By Dr. Robi Ludwig, TODAY contributor
Have Americans finally reached their weight loss goals? Or, are we just over our roller-coaster dieting ways? According to one new and surprising study, released by the New Product Development Group, the percent of adults on diets has dropped. Only 20 percent of adults reported being on a diet compared to 1991, when dieting reached its all time high of 31 percent.
Perhaps what’s even more intriguing about this study is not only have our dieting habits dipped, but our ideas about weight and how we view it has changed as well. Apparently, fewer people find overweight individuals unappealing or unattractive. That's a 55 percent decline from those who felt otherwise in 1985.
So what’s the deal? How can we make sense of these statistics? As a psychotherapist, who studies human trends and links between feelings and behavior, this striking weight and appearance shift left me curious and searching for answers. Ideas about beauty are both subjective and cultural. For example, during the early 1900s, Americans had a very different idea of beauty than we currently see on TV and in magazines. In 1912, Cornell student Elsie Scheel was described by The New York Times as "the most nearly perfect specimen of womanhood." She was 171 pounds, 5 ft 7 inches tall, and had a body shape closer to the Greek statue Venus de Milo than Brooklyn Decker. Today, her body type would be labeled “overweight” as opposed to the “ideal” weight.
Our attitudes towards weight and what’s acceptable is more fluid than people realize. According to John Cawley, associate professor at Cornell University’s College of Human Ecology, attitudes about weight constantly shift. He finds it interesting that these attitudes change the more people become overweight. Our national preoccupation with being thin has also waned over the last couple of decades.
Shela Marie Layden, a nurse from Salem, Ore., believes this trend could have more to do with “a loss of will power and feelings of hopelessness when roller coaster dieting proves unsuccessful.” Kenny Dichter, chairman of Juice Press, thinks the dieting decline may have more to do with people adopting a healthier lifestyle in general, and not calling it a diet. He says that both his male and female customers are drinking juice and incorporating raw vegan foods into their daily nutritional regimen, making it a part of their regular lifestyle.
Diets are regimented and hard to keep. Plus, we also know they often fail. We want fast and easy, when it comes to weight loss, which doesn’t exist. This harsh reality, in addition to the awareness that thinner is not always healthier or sexier, could also account for this dieting decline. We now have women in the media who not only own their curves, they seem to be celebrating them. Stars like Jennifer Lopez and Kim Kardashian are both beautiful and sexy women. They are not skinny, yet they appear to like themselves, love their looks and work their curves. Musical icons like Lady Gaga and Christina Aguilera also make no apologies for any extra pounds that found a way onto their lovely frames. Our world is no longer only about air brushed images of perfection. Reality TV has opened our eyes to see what’s always been there, not every one is a size 2, and that’s OK. In fact, maybe it’s even better.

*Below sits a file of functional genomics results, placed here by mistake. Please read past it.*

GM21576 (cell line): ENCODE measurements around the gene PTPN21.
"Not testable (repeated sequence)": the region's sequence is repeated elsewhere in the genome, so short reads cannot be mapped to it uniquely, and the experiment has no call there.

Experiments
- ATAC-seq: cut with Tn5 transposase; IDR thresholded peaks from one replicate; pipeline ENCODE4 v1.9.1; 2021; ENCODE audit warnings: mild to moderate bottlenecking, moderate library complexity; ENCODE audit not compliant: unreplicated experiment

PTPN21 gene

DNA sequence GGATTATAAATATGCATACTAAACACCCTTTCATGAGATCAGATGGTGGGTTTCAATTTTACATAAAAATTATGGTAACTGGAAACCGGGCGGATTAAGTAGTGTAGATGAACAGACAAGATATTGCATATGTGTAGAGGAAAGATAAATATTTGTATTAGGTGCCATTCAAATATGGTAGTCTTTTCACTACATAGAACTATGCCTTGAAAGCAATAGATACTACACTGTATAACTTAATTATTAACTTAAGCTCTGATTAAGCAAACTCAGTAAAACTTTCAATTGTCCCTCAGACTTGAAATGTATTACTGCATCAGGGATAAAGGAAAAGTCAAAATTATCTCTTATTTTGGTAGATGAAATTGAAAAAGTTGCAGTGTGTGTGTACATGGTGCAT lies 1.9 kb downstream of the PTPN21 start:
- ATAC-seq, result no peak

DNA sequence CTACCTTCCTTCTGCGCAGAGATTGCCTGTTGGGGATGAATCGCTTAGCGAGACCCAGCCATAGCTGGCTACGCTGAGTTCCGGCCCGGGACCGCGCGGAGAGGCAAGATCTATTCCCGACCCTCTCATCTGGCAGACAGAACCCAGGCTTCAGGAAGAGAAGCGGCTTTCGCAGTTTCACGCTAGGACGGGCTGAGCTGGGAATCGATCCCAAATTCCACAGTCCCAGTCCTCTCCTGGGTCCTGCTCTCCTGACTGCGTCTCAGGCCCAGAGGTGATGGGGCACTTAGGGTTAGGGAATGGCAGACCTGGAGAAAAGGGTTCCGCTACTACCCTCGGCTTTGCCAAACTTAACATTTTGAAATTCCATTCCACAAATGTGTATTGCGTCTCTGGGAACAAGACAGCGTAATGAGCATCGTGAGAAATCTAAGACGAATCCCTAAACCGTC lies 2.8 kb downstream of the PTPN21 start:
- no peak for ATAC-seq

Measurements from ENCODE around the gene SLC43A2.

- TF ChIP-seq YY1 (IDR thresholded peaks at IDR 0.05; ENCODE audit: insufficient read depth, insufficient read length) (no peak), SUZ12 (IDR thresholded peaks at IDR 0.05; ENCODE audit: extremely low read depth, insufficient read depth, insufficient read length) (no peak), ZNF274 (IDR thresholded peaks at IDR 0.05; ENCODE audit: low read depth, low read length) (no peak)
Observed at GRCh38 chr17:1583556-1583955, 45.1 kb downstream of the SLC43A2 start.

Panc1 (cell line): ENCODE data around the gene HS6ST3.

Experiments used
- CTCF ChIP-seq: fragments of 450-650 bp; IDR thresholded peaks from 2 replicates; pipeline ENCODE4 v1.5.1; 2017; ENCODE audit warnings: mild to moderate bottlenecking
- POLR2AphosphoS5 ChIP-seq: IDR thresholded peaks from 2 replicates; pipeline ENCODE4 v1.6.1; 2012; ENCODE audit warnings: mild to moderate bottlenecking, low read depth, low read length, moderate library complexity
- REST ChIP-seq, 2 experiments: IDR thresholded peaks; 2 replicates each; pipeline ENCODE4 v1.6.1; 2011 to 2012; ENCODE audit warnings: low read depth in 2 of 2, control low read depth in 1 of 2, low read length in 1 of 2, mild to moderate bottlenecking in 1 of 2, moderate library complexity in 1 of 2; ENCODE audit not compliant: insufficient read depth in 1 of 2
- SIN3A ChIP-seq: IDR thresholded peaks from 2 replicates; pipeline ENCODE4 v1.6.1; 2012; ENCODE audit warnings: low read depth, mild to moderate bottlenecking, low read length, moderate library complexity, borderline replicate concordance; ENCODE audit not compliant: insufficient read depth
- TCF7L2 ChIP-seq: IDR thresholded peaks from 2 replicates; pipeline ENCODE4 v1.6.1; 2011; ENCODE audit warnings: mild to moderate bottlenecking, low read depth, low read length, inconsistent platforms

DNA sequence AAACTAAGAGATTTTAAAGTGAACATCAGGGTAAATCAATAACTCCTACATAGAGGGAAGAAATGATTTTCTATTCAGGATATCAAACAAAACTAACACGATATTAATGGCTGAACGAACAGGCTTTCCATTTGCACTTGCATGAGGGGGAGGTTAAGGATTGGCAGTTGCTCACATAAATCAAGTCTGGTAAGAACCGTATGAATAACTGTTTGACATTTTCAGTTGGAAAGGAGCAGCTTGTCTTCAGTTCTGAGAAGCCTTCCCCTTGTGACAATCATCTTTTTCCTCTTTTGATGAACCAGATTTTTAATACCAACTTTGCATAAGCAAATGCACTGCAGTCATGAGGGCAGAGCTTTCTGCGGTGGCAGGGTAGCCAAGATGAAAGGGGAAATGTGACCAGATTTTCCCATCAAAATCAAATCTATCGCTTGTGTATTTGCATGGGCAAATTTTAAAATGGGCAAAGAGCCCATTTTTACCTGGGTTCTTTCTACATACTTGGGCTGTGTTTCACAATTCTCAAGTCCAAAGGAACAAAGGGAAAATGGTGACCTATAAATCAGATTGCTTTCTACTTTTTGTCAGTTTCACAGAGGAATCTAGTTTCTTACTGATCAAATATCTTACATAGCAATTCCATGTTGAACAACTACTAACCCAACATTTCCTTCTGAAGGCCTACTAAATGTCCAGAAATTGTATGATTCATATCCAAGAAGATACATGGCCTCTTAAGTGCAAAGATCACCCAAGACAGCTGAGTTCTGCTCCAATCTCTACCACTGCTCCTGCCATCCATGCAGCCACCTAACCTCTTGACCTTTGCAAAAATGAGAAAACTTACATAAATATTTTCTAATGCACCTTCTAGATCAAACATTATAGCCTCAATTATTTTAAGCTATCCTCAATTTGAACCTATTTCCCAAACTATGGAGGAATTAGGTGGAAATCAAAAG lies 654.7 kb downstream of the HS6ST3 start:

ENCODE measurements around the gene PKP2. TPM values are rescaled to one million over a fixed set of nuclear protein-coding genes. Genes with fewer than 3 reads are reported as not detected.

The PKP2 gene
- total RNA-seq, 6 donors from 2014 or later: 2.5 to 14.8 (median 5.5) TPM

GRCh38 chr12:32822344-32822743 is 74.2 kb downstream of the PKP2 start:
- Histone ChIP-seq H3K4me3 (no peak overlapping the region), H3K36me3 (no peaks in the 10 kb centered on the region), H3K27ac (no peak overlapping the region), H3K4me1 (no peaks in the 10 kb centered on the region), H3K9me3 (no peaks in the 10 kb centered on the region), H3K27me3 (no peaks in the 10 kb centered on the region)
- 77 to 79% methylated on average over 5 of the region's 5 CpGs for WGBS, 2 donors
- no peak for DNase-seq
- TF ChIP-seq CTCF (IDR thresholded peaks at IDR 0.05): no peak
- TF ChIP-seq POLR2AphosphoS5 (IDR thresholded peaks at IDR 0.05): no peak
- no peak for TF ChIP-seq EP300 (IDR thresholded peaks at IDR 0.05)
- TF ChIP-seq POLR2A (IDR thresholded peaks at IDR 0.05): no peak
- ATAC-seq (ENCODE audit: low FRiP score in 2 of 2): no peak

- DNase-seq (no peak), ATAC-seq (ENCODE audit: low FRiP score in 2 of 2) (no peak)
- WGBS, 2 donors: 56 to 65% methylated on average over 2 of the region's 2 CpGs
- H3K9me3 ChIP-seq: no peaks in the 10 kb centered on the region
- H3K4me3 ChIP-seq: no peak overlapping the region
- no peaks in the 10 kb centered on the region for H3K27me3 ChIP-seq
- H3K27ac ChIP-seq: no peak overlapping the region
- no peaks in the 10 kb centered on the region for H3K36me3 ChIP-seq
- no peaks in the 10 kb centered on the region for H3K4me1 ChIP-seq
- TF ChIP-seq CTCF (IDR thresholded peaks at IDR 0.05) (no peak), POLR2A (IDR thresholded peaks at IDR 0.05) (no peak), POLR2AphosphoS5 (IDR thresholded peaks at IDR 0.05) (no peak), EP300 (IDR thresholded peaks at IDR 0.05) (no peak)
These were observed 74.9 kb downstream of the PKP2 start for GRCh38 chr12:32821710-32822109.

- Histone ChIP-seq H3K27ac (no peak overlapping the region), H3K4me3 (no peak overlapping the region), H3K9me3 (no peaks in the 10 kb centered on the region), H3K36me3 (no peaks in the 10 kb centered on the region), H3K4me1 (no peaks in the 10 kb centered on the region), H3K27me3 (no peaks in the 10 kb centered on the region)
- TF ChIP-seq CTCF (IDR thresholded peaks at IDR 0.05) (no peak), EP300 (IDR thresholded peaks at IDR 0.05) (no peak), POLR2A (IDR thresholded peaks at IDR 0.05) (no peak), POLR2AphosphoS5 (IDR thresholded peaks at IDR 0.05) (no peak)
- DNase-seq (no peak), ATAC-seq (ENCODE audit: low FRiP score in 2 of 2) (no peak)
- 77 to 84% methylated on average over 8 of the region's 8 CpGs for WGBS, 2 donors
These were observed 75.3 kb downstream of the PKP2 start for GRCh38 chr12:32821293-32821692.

Perhaps today's modern comforts have made it easier for us to feel good about ourselves now without having to be the perfect weight. Our clothes are more stretchy and forgiving. We can wear yoga pants, stretchy jeans and fabulous comfy dresses which don’t make us feel like we’re suffocating when we’ve overdone it on the pasta. Instagram has allowed us to alter our images so we can look better in photographs than ever before. And social media has allowed us to talk to the masses about ourselves in a positive light, perhaps also reinforcing our collective positive self image.
Many people know that healthier and thinner don't always go together and have embraced the importance of adopting a healthier lifestyle over restrictive and temporary dieting. Regardless of why this is happening, it sounds like this could be a positive shift. It’s about time we realize there are a lot of beautiful body types and shapes out there. Perhaps in 2013, we no longer have to be a one-size-fits-all kind of culture, especially when it comes to our beliefs about beauty.